On Stage: Wild Rivers flows into Eagleview

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By Denny Dyroff, Entertainment Editor, The Times

Wild Rivers

The Downingtown area has never had to experience wild rivers – maybe the Brandywine Creek overflowing its banks every once in a while — but never wild rivers.

On August 7, the area will get to experience Wild Rivers – a Canadian rock/folk/country band from Toronto, Ontario.

The Eagleview Summer Concerts on the Square at Eagleview Town Center (Wharton Boulevard, Exton, www.ineagleview.com) will feature Wild Rivers as the headline act of Tuesday’s concert which runs from 7-9 p.m.

Wild Rivers — Khalid Yassein (vocals, guitar), Devan Glover (vocals), Ben Labenski (drums), Andrew Oliver (guitar, bass) — has accrued more than 30 million streams on Spotify over the last three years, toured consistently across the U.S. and Canada, and has earned a reputation as a band that makes a powerful, lasting connection with their its fans.

The Toronto-based band draws inspiration from 1970s acts such as Fleetwood Mac, James Taylor and Neil Young. The band incorporates these influences with its ability to blend its hallmark storytelling styles with contemporary approaches to melody.

“We started as a duo with me and Devan,” said Yassein, during a phone interview last week from the band’s pre-tour rehearsal at a space in Etobicoke, Ontario.

“We met each other when we were in college at Queens University in Kingston, Ontario in 2013. We decided to do some music together. We began by playing cover songs in small clubs and coffeehouses.

“It went well. So, we started playing our own music and making a name for ourselves. We added the other two members in 2014 when we were making our first album. At the same time, we changed from Devan and Khalid to Wild Rivers.

“We released our first album – ‘Wild Rivers’ – in 2016. Then, we released two singles – ‘Do Right’ in 2017 and ‘Howling’ in 2018.”

Now, the Canadian quartet is touring in support of its recently-released EP – “Eighty-Eight.”

“We started recording the EP in October 2017,” said Yassein. “We sat down and tried to flesh out enough songs to make another record. We did some songwriting in Nashville and some in Toronto. We recorded the EP in Toronto with several producers.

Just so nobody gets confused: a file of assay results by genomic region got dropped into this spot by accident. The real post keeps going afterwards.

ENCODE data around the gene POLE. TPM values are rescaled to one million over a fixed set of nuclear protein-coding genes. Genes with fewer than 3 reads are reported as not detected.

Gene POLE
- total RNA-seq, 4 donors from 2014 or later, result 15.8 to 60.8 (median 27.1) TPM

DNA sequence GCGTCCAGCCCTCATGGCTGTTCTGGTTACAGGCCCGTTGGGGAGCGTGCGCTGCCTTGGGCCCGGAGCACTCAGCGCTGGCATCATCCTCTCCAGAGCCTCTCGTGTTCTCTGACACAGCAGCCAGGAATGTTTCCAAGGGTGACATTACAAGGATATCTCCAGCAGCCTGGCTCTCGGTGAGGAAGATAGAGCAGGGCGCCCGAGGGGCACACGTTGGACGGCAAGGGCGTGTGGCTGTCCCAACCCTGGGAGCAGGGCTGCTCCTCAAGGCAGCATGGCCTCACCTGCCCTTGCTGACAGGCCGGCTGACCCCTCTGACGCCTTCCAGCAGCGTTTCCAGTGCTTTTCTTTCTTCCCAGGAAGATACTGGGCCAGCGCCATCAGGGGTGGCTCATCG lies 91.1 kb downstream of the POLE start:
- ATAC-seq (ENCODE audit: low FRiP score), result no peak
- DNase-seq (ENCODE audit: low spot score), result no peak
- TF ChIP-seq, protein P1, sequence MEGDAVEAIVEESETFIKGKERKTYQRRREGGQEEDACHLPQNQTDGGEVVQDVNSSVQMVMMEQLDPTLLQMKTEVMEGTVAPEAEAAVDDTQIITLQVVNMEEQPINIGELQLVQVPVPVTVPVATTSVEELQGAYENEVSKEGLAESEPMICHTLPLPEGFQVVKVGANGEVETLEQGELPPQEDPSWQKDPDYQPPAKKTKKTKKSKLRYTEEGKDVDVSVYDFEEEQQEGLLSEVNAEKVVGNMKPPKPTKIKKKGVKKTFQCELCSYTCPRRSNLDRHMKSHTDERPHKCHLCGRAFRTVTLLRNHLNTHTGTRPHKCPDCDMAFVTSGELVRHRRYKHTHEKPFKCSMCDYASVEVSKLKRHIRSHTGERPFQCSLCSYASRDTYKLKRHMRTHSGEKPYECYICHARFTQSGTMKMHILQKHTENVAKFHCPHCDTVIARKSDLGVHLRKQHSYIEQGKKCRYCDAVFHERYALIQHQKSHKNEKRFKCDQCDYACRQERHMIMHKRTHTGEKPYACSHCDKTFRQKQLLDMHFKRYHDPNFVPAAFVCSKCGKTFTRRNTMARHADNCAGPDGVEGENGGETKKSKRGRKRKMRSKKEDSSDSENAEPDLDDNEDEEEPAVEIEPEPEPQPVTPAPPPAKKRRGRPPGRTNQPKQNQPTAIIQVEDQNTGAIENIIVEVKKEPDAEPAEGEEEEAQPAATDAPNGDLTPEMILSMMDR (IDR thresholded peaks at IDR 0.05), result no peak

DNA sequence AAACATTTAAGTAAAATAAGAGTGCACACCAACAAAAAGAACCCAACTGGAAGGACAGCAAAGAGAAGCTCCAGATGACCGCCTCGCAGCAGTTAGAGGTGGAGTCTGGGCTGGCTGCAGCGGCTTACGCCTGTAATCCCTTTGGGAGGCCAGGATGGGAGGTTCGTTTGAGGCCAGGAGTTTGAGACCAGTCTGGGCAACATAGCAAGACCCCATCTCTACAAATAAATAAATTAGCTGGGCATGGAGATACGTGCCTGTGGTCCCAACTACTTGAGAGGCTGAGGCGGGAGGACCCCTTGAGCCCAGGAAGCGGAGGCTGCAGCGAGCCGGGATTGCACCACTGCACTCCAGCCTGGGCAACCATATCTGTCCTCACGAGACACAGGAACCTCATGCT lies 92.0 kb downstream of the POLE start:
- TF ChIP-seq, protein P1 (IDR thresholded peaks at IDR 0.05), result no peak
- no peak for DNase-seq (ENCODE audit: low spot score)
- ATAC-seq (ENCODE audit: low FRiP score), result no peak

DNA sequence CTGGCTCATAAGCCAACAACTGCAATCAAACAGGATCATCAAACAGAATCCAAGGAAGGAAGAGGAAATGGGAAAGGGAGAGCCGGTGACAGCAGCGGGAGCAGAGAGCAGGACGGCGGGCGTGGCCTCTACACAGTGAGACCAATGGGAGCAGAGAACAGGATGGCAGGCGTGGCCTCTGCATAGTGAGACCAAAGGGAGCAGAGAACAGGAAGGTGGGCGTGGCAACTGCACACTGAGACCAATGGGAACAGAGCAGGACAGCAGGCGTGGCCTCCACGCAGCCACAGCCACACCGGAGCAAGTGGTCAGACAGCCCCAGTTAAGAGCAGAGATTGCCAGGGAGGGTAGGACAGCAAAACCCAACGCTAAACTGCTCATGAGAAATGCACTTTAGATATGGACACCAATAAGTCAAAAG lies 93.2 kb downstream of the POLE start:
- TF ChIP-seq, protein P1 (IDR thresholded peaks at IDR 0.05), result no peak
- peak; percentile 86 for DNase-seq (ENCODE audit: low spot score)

“At first, we rented a dingy basement studio for a month to work up the songs. Then, we brought on our producers. One was a guy from Nashville – Skyler Wilson. We used him to work on the songs we had written in Nashville. After that, we used different producers at6 different studios in Toronto.

“Even though we used different producers, we wanted to make it sound cohesive – and we did. Our long term is to make a full-length, so we wanted to use tis as an opportunity to get used to working this way

“There are five songs on the EP. Early on, there was concern that we’d have a group of five jumbled songs. So, we used just one mixer. The songs were all true to us as musicians. The male/female vocalist is a big part of our songs.

“We finished mixing the album in the winter. With the songs we had, it made sense to do an EP rather than an album. We didn’t exactly have enough songs to put on an album without some of them just being album cuts. It worked out better this way.”

Video link for Wild Rivers — https://youtu.be/BG1MuCIl3cc.
The free show at the Eagleview Town Center, which has Tumbleweeds as the opening act, will start at 7 p.m.

While no admission is charged to attend Eagleview Town Center events, the organizers request that you will bring a canned food item to each event to support their fight against hunger. Food donations will benefit the Chester County Food Bank.

The Dollyrots

The Dollyrots, who are headlining a show at Kung Fu Necktie (1248 North Front Street, Philadelphia, 215-291-4919, www.kungfunecktie.com), also started as a duo – and, after 18 years performing together, they are still a duo.